In a class of embodiments, the inventive array includes VCF sensor groups, each group includes vertically stacked sensors, the sensors include a top sensor having a top surface, and radiation to be sensed is incident at the top surface and propagates into the top sensor (through the top surface) before reaching any other sensor of the group. The top surface defines a normal axis (and is typically at least substantially planar). Preferably, the sensors are configured such that when radiation propagating along a vertical axis of the group (defined above) is incident at the group, the radiation is incident at the top sensor with an incidence angle of less than about 30 degrees with respect to the normal axis.
The expression “minimum-sized” carrier-collection element of a VCF sensor group is used herein to denote each carrier-collection element of the group whose projection, on a plane perpendicular to a normal axis defined by a top surface of a top sensor of the group, has an area that is not greater than the projected area of each other carrier-collection element of the group on such plane. The expression “minimum collection area” (of a group) is used herein to denote the projected area of a minimum-sized carrier-collection element of the group, on a plane perpendicular to a normal axis defined by a top surface of a top sensor of the group. In a class of embodiments of the inventive sensor group array, the carrier-collection element of one sensor of each group has substantially larger “size” (area projected in a plane perpendicular to a normal axis of a top surface of a top sensor of the group) than does each minimum-sized carrier-collection element of the group, as in the sensor groups of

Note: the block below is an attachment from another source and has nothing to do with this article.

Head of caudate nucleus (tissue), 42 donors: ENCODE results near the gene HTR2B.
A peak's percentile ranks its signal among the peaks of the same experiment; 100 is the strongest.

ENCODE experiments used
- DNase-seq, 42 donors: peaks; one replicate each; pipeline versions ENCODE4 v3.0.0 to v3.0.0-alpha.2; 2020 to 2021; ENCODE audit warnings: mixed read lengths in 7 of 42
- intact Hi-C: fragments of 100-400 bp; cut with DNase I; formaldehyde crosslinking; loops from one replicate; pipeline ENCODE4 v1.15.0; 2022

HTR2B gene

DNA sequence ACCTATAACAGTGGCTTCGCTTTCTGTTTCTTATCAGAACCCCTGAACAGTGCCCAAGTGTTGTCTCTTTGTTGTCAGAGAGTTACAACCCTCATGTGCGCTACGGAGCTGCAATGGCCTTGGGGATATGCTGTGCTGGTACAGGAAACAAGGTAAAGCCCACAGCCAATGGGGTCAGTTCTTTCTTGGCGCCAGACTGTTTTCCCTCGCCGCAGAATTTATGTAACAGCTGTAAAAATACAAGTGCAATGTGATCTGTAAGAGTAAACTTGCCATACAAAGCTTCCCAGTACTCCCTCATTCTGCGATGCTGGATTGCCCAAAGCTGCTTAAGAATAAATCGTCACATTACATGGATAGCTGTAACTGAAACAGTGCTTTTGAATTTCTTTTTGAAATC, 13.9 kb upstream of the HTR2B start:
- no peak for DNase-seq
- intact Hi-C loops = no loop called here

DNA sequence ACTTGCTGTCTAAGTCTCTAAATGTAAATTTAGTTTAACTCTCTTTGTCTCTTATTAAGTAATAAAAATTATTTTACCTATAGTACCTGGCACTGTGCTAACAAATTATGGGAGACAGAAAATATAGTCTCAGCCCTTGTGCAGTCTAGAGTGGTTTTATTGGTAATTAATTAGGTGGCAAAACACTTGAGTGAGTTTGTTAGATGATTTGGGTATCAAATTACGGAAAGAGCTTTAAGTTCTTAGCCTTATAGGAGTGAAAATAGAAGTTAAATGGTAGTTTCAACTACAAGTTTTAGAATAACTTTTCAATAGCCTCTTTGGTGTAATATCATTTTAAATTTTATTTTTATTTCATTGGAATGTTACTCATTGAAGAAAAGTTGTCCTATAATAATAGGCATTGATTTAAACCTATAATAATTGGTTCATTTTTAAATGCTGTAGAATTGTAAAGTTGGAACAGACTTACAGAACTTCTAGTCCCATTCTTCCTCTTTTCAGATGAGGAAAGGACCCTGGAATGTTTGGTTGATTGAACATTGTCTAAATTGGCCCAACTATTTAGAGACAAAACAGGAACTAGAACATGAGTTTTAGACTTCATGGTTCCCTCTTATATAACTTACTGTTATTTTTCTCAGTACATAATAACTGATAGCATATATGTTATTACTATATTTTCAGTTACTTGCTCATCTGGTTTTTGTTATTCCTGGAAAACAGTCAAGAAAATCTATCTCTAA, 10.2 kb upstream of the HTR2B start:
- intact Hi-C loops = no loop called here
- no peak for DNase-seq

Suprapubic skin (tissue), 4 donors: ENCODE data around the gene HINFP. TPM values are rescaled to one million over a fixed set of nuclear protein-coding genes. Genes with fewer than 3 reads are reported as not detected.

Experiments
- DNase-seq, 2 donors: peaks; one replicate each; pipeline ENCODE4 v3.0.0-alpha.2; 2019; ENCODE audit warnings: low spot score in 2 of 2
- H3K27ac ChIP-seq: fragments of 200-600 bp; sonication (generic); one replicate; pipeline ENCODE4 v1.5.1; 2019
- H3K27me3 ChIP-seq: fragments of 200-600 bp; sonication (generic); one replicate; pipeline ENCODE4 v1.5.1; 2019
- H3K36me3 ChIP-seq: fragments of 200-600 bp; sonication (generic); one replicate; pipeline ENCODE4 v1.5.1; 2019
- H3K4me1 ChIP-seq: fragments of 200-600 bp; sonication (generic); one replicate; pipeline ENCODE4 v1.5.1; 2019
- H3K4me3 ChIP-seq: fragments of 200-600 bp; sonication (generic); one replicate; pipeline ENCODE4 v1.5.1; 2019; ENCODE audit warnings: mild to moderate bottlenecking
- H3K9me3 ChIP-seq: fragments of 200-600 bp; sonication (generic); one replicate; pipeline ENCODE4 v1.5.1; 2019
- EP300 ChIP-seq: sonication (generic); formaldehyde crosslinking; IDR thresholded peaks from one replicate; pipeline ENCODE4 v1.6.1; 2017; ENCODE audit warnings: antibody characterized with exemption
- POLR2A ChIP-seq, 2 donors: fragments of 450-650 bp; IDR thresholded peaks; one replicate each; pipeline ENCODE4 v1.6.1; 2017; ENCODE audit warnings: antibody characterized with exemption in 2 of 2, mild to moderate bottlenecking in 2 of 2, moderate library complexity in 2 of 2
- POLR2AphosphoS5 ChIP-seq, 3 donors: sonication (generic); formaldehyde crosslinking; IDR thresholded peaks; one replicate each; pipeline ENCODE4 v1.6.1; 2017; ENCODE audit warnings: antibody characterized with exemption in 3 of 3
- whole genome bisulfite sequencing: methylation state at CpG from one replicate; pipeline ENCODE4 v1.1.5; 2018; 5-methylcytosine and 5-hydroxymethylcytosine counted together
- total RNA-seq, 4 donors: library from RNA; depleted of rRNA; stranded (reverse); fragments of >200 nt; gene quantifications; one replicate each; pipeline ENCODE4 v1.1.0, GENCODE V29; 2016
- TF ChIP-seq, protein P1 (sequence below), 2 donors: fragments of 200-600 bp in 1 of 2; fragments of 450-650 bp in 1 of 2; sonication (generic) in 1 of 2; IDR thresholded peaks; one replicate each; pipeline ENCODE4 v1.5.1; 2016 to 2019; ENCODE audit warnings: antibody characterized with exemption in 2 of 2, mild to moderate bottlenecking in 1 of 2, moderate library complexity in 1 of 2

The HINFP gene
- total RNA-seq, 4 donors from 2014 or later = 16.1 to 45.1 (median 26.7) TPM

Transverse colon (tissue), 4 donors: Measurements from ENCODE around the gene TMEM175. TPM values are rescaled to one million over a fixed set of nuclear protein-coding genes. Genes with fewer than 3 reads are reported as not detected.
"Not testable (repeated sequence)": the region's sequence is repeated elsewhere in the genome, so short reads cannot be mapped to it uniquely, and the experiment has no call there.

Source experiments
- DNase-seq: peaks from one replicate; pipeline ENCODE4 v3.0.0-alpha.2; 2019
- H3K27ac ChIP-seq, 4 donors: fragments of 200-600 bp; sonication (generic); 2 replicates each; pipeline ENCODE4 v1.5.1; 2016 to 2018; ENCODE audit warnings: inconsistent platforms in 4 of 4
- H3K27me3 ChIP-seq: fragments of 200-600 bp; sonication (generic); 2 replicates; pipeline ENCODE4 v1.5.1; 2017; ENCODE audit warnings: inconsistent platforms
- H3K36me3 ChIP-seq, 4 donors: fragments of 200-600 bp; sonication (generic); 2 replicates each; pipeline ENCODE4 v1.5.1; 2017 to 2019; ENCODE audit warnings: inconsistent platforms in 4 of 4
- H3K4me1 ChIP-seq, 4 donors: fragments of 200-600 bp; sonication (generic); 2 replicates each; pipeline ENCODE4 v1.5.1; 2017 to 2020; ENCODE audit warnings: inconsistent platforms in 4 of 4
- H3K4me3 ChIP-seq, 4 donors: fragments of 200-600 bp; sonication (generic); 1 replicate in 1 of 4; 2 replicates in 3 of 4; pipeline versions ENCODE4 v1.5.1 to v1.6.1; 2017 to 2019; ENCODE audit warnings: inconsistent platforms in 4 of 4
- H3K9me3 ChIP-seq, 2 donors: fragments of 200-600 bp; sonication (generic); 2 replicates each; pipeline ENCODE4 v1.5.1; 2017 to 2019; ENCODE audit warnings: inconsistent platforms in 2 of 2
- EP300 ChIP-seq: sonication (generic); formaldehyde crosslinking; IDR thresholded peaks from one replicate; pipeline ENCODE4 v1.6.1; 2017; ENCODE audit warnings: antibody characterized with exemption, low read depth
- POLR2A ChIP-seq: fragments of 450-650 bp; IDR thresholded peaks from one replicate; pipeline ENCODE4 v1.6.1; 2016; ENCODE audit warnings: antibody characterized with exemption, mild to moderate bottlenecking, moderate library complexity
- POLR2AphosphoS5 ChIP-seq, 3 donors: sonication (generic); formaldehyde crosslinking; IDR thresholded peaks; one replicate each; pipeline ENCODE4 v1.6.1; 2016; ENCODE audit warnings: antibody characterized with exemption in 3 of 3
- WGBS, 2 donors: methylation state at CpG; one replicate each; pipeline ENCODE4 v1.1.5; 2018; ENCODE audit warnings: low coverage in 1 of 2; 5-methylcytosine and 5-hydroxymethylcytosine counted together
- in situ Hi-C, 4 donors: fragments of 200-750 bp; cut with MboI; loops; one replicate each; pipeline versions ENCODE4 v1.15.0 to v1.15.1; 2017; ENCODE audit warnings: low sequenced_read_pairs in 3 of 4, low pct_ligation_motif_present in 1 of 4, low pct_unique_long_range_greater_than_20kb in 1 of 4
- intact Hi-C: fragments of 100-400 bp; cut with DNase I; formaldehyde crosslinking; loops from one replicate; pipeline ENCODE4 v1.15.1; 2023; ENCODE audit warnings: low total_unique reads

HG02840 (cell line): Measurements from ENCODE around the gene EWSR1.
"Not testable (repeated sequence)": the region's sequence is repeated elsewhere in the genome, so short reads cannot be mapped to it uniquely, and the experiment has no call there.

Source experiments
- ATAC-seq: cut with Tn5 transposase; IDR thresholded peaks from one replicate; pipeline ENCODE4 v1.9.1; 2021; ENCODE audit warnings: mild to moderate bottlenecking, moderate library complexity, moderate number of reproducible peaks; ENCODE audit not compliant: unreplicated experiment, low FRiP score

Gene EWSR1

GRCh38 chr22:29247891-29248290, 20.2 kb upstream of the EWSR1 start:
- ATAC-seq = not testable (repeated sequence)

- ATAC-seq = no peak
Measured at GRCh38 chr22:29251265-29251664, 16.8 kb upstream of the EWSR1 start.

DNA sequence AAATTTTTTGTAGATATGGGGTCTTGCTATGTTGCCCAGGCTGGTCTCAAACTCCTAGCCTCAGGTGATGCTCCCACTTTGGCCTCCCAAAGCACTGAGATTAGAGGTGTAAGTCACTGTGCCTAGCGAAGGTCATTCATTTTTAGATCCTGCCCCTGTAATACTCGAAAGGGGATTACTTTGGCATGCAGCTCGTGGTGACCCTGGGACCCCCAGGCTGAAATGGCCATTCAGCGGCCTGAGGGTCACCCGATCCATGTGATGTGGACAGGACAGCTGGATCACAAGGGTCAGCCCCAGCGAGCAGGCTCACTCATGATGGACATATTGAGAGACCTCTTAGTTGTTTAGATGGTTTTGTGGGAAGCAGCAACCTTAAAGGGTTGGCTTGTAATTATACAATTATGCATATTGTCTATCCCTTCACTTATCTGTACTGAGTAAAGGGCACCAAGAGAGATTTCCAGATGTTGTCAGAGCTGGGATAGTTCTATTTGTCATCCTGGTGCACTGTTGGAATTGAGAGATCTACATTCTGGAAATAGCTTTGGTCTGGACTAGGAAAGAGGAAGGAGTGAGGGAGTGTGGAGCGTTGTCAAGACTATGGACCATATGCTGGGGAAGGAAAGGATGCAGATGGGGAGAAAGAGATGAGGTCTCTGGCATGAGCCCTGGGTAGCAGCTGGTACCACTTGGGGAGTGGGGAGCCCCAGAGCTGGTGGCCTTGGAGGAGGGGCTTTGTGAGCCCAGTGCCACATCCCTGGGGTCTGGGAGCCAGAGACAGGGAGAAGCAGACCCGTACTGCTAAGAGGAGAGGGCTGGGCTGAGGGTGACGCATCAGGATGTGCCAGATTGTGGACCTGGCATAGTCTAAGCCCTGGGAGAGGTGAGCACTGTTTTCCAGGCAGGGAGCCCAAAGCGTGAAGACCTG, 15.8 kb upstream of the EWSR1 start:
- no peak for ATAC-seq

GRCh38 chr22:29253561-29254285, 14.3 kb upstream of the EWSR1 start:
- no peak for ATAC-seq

The array of
In variations on the
With reference again to
In other embodiments, the carrier-collecting areas of the blue sensors of an array of VCF sensor groups are smaller than the carrier-collecting areas of the red and green sensors of the array.
In some embodiments of an array of VCF sensor groups, one sensor group includes at least one sensor (or element of a sensor) that is shared with another sensor group.